On Tuesday, Bishop Mark Seitz of El Paso, Texas joined with 1,300 Catholic educators to issue what they called a “moral mandate” to preserve the Deferred Action for Childhood Arrivals (DACA) program, which provides protection from deportation for children of undocumented immigrants brought into the U.S. as minors.
In particular, they have singled out President Donald Trump’s Chief of Staff, John Kelly, calling him “one of the most prominent Catholics in the Administration.” The letter, which was sent to Kelly on Monday, urges him to use his power as an “influential champion for the children and youth who are the next generation of American leaders.”
Notable signatories to the letter include Dr. Patricia McGuire, President of Trinity Washington University; Rev. Michael Shearan, President of the Association of Jesuit Colleges & Universities; and Rev. Joseph McShane, President of Fordham University.
DACA is a federal program that allows immigrants who came to the United States as minors to work or continue their education. The program, which was started by the Obama administration in 2012, protects an estimated 800,000 immigrants from being deported.
In July, Kelly told members of Congress that while he personally supports the program, he could not guarantee that the Trump administration would continue to support it or defend it in court.
During the 2016 presidential campaign Trump vowed to end the program, yet shortly after his election seemed open to reconsidering it. “We’re looking at it with great heart,” he said at the time.
In recent weeks, the president has indicated that he has once more decided to end the program. A final decision is expected as early as this week, in response to an ultimatum from ten state attorneys general demanding that the program end by September 5th or face a legal challenge in court.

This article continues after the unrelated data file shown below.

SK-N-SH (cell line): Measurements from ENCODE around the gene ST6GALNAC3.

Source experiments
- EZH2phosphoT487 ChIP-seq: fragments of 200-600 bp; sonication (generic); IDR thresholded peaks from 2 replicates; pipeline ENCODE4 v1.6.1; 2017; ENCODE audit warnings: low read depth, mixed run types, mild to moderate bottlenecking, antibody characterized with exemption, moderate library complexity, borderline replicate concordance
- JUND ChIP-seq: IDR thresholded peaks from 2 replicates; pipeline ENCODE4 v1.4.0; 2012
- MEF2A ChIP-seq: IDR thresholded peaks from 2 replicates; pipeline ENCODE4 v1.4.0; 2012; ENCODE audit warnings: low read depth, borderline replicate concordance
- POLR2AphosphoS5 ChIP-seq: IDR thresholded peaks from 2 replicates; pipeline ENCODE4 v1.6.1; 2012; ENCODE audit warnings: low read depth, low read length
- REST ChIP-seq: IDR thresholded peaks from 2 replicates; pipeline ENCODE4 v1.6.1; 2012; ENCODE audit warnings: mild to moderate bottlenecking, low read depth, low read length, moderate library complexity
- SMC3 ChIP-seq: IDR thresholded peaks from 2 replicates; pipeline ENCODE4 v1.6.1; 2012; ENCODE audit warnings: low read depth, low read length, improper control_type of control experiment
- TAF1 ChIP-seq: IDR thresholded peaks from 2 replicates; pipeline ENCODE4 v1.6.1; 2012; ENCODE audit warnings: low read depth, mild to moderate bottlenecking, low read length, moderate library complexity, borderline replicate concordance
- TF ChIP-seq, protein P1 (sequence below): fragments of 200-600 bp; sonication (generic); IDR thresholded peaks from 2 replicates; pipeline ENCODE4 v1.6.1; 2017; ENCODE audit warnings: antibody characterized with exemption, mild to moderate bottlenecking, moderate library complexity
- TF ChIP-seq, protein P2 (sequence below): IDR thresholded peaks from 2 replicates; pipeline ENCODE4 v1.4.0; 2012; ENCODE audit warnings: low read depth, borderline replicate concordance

On a Tuesday press call organized by the advocacy group Faith in Public Life, Seitz said he was angered by the possibility that the administration would end DACA.
“Christians are fundamentally loving, forgiving people, just as Jesus lived and is, but there are some things that angered Jesus and they should anger us as well. Some things should anger us enough to have the courage to speak out to people against their politically motivated assaults on the innocents,” he said.
“And that’s the way I felt when I read that our state’s attorney general, along with nine others, were petitioning President Trump to stop accepting new applications for Deferred Action for Childhood Arrivals [DACA]…and also not to renew the applications of those that had already applied. That angered me, and it still does.”
Seitz said the recent actions were “a direct assault on DREAMers and I felt that it called for a direct response….so that’s what I gave.”
DREAM refers to the Development, Relief, and Education for Alien Minors legislation that would grant permanent protection to minors with DACA status.
John Gerhing, Catholic Program Director for Faith and Public Life, praised Seitz’s willingness to directly call out particular individuals.